Disney’s The Lone Ranger, a reimagining of the classic hero from radio and television programs, opens in theaters tomorrow. The character debuted in 1933 and is famous for the lines “Hi-Yo, Silver! Away!” and “Ke-mo sah-bee”, as well as its use of the William Tell Overture as theme music. Does this remake, directed by Gore Verbinski and written by Justin Haythe, Ted Elliott, and Terry Rossio, live up to the legend? Find out after the break.
Set in Texas in 1869, Armie Hammer plays John Reid, a lawyer who is on his way to his hometown, which happens to be at the frontier of a new cross country railroad track. When the outlaw Butch Cavendish (William Fichtner) escapes a train on the way to town to be hanged, Reid’s brother Dan deputizes him as a Texas Ranger, and a posse goes out to get the criminal. Unfortunately, they are ambushed, and seemingly all the Rangers have died. However, a spirit horse and the Native American Tonto (Johnny Depp) bring him back to life to avenge his brother’s death and save his sister-in-law and nephew.
This sounds pretty good so far, right? Add to that Cavendish being a ruthless cannibal, a surprise baddie in a public figure, and an interesting back story for Tonto that explains why he is so adamant to help The Lone Ranger. Now we’re cooking.
Unfortunately, quality ingredients are not the only requirements for a delicious dish. The biggest problem with The Lone Ranger is how it is all over the place. The tone shifts from epic action to slapstick comedy to paranormal sci-fi at breakneck speeds. I have no idea who is the intended audience for this film. It is full of silliness, but then you have a guy eating a dying man’s heart, carnivorous rabbits, and mass murders/war.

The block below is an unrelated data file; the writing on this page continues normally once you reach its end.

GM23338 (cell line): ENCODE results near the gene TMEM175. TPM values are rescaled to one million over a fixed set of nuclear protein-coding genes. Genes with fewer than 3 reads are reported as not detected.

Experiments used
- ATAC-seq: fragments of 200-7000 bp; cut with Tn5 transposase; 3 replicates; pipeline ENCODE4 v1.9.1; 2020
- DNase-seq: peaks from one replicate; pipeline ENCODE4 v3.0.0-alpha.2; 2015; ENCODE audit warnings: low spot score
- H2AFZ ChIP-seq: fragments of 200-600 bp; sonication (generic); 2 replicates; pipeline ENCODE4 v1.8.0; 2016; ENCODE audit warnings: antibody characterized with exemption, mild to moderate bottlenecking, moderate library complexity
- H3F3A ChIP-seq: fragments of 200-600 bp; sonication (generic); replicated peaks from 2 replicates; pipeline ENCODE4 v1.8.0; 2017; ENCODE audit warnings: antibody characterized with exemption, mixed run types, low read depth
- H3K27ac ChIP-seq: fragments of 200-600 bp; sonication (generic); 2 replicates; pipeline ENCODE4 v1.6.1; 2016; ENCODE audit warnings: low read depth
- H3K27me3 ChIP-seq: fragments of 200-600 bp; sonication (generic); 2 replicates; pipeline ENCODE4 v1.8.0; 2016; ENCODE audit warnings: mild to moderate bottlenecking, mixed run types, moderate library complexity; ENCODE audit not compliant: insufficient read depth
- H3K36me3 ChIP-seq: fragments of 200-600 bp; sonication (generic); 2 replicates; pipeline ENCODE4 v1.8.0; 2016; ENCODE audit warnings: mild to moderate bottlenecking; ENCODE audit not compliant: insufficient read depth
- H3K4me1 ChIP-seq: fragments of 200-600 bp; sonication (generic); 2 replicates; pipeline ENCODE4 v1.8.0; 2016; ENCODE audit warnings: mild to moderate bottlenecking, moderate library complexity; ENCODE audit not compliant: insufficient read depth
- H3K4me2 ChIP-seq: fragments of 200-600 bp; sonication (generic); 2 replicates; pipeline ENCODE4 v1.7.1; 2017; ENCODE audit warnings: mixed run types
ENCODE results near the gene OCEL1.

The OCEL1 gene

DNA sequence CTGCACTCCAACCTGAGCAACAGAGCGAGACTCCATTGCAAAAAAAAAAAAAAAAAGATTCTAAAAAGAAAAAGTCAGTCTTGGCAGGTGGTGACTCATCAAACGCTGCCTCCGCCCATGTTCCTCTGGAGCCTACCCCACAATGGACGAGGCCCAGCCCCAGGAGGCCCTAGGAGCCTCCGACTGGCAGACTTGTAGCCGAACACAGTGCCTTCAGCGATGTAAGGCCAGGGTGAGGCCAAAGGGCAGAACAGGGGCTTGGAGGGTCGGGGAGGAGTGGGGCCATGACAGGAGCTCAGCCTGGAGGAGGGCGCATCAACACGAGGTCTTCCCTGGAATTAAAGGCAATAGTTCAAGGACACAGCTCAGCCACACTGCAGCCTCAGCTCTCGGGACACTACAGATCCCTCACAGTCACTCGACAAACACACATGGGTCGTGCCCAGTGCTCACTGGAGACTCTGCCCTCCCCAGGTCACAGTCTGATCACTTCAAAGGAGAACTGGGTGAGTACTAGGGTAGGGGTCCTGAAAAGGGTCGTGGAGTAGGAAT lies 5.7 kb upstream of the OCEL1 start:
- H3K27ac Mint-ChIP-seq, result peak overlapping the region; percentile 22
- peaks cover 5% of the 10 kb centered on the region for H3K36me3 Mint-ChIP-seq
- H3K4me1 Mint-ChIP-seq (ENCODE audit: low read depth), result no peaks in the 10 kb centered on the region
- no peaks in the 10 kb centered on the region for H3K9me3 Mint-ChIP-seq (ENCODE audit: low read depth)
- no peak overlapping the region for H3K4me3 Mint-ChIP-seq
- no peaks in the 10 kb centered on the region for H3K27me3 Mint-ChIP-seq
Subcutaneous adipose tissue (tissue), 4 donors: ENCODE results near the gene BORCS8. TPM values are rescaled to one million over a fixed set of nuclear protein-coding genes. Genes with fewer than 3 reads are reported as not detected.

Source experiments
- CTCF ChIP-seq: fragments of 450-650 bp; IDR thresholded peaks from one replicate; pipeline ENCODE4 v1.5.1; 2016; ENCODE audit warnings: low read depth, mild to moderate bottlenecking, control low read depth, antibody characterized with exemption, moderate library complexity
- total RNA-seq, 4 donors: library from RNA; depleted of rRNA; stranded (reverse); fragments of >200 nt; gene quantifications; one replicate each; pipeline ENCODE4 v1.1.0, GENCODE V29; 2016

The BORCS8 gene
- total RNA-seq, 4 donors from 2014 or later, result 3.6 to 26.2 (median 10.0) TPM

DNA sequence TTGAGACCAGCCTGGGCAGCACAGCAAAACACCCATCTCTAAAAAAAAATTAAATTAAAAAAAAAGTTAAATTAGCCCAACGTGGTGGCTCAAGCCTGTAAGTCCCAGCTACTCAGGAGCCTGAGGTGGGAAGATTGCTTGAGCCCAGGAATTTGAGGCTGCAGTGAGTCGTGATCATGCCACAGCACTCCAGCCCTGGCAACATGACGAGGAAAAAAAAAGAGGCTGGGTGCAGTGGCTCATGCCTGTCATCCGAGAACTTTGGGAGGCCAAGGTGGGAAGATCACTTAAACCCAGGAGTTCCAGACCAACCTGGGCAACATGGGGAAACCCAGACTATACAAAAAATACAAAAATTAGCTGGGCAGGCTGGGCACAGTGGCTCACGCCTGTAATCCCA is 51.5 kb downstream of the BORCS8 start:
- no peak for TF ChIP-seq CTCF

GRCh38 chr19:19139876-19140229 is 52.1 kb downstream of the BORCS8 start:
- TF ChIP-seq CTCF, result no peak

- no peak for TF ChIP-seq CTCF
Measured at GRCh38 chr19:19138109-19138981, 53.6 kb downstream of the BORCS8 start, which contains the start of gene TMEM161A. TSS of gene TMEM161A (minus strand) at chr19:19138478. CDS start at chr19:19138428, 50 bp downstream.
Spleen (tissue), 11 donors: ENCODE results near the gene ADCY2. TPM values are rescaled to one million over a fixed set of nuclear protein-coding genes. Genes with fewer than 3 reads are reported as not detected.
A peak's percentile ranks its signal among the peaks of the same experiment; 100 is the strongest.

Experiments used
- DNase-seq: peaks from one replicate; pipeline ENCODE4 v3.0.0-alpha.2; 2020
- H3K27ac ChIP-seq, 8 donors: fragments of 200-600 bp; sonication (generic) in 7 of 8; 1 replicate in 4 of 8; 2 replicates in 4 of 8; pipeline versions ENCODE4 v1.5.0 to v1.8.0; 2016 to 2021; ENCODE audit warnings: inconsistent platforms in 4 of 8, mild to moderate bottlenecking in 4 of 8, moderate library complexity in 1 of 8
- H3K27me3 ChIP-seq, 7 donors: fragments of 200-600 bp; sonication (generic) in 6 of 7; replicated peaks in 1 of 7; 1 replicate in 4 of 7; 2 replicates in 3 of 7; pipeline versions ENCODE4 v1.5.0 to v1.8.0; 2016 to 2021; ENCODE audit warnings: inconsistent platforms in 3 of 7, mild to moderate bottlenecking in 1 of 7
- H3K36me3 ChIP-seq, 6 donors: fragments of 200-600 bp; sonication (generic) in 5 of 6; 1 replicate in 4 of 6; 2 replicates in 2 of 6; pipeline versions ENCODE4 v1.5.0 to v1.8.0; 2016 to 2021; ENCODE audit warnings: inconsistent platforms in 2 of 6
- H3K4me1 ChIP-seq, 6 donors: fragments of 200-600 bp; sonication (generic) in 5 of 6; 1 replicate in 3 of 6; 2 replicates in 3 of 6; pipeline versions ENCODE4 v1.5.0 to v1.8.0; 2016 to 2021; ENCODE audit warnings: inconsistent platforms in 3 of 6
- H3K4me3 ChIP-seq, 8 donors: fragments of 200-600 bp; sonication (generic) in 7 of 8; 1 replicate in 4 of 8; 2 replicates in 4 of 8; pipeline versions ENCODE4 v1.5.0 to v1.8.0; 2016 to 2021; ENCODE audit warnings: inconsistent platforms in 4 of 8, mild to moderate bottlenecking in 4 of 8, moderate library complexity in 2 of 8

I’m also not a fan of the main characters. Johnny Depp as Tonto is already an issue since Depp is Caucasian and playing to a stereotype, but he is also not very competent of an aid to the Lone Ranger. His shtick gets old pretty fast, as most of the time he’s just making reactionary bug eyes. The Lone Ranger himself is also not particularly likeable, as he takes most of the movie to fully embrace the persona. The film changes Reid to a peaceful lawman for comedy, and it just slows the film down considerably.
The rest of the characters aren’t much better. Fichtner is solid with what little they give him. There’s only two real female characters, and neither is that impressive. Helena Bonham Carter is charming and spunky as usual with her character Red Harrington, a brothel madam. Unfortunately, her role is inconsequential. A more important role is that of Rebecca Reid, Dan’s wife (Ruth Wilson), but she is regulated to looking uncomfortable and making bad decisions. Suffice to say, this movie does not pass the Bechdel test.
What upsets me the most about the film is how little regard the filmmakers have for the source material. While they actually stayed pretty true to the original story, they treat it almost like a parody. Sure it’s funny sometimes, but it takes you out of the story. While John Reid has great morals, he isn’t much of a hero until the end. In fact, the last third (for the most part) is the only really solid section of the film. The climax involves an impressive train sequence, the classic musical theme, and plenty of heroics from the Lone Ranger and Tonto. Verbinski is a solid director, and it’s obvious that he knows how to shoot action sequences. Unfortunately, it’s too little, too late.
The Lone Ranger has a lot of potential to be a great Western franchise if taken seriously. However, if this bloated, overly expensive parody is all Disney can pull out of the property, it’s better left sitting on the shelf for a while.
P.S. I didn’t even mention how the film is told in flashback by an elderly Tonto, because it’s kind of sad in how terrible it is.